Over 120 Chinese scientists from leading research universities such as Peking University and Tsinghua University in China, Stanford in the United States, and Singapore's Agency for Science, Technology, and Research signed a joint statement condemning He's research."The project completely ignored the principles of biomedical ethics, conducting experiments on humans without proving it's safe", said Qiu Zilong, a neuroscience researcher with the Chinese Academy of Sciences (中国科学) who penned the statement posted on social media platform, Weibo."We can only describe such behavior as insane".
A joint statement Monday from a group of 100 scientists in China criticised He Jiankui's claims and called them a "great blow to the global reputation and development of biomedical research in China".
"First, I must apologize that this result was leaked unexpectedly", He told some 700 attendees. He said he had submitted his research to a scientific journal for review and had not expected to be presenting it at this conference.
Due to the unknown consequences associated with gene editing, which is still in its infancy, Feng Zhang, one of the inventors of the gene-editing technique CRISPR and member of the Broad Institute of MIT and Harvard, has called for a prohibition on using CRISPR to edit the genes of babies. These two babies would appear to be the first gene-edited babies. Any children born as a result of genome editing will also need long-term follow up. He's work "irresponsible" and a "failure of self-regulation by the scientific community".
Alta Charo, a highly respected University of Wisconsin bioethicist who helped organize the summit, issued an even harsher critique of He's work, calling it "misguided, premature, unnecessary and largely useless".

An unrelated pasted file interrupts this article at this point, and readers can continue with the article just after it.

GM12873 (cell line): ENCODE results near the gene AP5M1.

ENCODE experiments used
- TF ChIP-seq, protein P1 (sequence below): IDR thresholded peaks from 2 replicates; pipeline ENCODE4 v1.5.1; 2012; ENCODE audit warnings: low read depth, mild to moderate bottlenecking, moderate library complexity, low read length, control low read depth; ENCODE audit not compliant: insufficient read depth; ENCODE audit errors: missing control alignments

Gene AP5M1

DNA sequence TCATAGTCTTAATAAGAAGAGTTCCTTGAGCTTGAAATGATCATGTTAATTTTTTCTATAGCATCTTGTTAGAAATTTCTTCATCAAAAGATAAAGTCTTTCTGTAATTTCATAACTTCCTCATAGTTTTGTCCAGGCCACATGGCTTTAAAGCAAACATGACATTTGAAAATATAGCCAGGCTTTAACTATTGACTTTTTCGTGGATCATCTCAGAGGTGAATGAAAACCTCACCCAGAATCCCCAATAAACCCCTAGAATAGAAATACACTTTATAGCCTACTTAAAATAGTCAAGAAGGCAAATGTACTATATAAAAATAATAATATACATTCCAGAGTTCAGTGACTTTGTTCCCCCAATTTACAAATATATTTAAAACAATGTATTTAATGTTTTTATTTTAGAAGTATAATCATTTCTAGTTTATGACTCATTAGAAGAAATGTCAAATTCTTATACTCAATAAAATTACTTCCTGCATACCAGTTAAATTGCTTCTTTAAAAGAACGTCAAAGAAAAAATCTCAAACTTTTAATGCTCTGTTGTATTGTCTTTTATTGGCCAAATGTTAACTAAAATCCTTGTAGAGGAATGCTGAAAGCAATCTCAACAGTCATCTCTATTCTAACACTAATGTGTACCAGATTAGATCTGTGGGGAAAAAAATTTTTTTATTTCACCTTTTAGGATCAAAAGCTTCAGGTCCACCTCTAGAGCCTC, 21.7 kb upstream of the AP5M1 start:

Amid repeated questions about the ethics and methodology of his experiment, He said he found volunteers through a social network of HIV carriers and explained, line by line and over 70 minutes, the implications of the study to seek their informed consent. While the couples received free medical care, they were not paid for participating in the experiment, He said.
"This experiment exposes healthy normal children to risks of gene editing for no real necessary benefit".
His claims have set off a firestorm of skepticism and criticism. Daley said it would be unfortunate if a misstep with a first case led scientists and regulators to reject the good that could come from altering DNA to treat or prevent diseases. And we will have time, just as we did when other expensive medical landmarks occurred - heart transplants, test tube babies, and somatic gene therapy.
The disclosure this week of He's research - carried out in southern China mostly under a shroud of secrecy - has sparked urgent debate about the ethics of gene-editing and raised the prospect of a future in which parents produce "designer babies" with selectively improved traits such as intelligence or strength.
"But at face value, this research has moved forward to the clinic way ahead of all the ethical consensus that has been going on internationally", Rossant said Monday. Lovell-Badge says he does not think He was aiming for genetic enhancement when editing the girls' genes, however.
In 2017, the U.S. National Academies of Science, Engineering and Medicine said lab-only research to learn how to alter embryos is ethical - but said it's not ready for pregnancies yet. The CCR5 gene enables HIV to enter and infect immune system cells.
76ers expect Markelle Fultz to return, play role off bench
Fultz was the starting shooting guard for the first 15 games of the season before the Sixers acquired Jimmy Butler. Fultz is under contract until at least 2019-20, when his team option can exercised before the 2020-21 season.